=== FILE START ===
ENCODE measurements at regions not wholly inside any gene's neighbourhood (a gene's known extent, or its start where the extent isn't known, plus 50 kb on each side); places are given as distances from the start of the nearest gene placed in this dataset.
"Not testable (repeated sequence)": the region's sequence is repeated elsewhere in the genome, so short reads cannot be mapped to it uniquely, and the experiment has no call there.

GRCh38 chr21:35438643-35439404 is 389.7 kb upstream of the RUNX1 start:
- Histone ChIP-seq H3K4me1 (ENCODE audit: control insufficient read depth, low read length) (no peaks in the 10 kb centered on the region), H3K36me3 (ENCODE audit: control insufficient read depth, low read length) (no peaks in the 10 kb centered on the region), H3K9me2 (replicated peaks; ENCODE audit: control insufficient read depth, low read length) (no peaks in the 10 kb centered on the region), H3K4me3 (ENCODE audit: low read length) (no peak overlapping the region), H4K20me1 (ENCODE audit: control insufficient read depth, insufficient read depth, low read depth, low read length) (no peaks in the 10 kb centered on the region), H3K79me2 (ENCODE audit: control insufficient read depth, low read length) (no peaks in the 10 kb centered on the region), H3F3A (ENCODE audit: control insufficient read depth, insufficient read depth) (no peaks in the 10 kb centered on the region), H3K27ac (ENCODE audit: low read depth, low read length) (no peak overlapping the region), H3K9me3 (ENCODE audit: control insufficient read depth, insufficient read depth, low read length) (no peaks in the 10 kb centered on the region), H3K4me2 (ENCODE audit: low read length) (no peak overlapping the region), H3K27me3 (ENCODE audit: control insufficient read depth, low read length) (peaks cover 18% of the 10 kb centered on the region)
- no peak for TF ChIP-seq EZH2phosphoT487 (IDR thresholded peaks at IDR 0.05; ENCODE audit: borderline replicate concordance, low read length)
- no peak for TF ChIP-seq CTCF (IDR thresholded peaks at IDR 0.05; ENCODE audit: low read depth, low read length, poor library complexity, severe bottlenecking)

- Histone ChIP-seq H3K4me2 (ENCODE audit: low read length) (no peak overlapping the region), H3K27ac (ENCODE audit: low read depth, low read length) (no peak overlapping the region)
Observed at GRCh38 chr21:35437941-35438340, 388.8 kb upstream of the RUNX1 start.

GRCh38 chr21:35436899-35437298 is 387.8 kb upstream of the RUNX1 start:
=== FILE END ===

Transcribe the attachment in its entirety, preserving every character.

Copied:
ENCODE measurements at regions not wholly inside any gene's neighbourhood (a gene's known extent, or its start where the extent isn't known, plus 50 kb on each side); places are given as distances from the start of the nearest gene placed in this dataset.
"Not testable (repeated sequence)": the region's sequence is repeated elsewhere in the genome, so short reads cannot be mapped to it uniquely, and the experiment has no call there.

GRCh38 chr21:35438643-35439404 is 389.7 kb upstream of the RUNX1 start:
- Histone ChIP-seq H3K4me1 (ENCODE audit: control insufficient read depth, low read length) (no peaks in the 10 kb centered on the region), H3K36me3 (ENCODE audit: control insufficient read depth, low read length) (no peaks in the 10 kb centered on the region), H3K9me2 (replicated peaks; ENCODE audit: control insufficient read depth, low read length) (no peaks in the 10 kb centered on the region), H3K4me3 (ENCODE audit: low read length) (no peak overlapping the region), H4K20me1 (ENCODE audit: control insufficient read depth, insufficient read depth, low read depth, low read length) (no peaks in the 10 kb centered on the region), H3K79me2 (ENCODE audit: control insufficient read depth, low read length) (no peaks in the 10 kb centered on the region), H3F3A (ENCODE audit: control insufficient read depth, insufficient read depth) (no peaks in the 10 kb centered on the region), H3K27ac (ENCODE audit: low read depth, low read length) (no peak overlapping the region), H3K9me3 (ENCODE audit: control insufficient read depth, insufficient read depth, low read length) (no peaks in the 10 kb centered on the region), H3K4me2 (ENCODE audit: low read length) (no peak overlapping the region), H3K27me3 (ENCODE audit: control insufficient read depth, low read length) (peaks cover 18% of the 10 kb centered on the region)
- no peak for TF ChIP-seq EZH2phosphoT487 (IDR thresholded peaks at IDR 0.05; ENCODE audit: borderline replicate concordance, low read length)
- no peak for TF ChIP-seq CTCF (IDR thresholded peaks at IDR 0.05; ENCODE audit: low read depth, low read length, poor library complexity, severe bottlenecking)

- Histone ChIP-seq H3K4me2 (ENCODE audit: low read length) (no peak overlapping the region), H3K27ac (ENCODE audit: low read depth, low read length) (no peak overlapping the region)
Observed at GRCh38 chr21:35437941-35438340, 388.8 kb upstream of the RUNX1 start.

GRCh38 chr21:35436899-35437298 is 387.8 kb upstream of the RUNX1 start: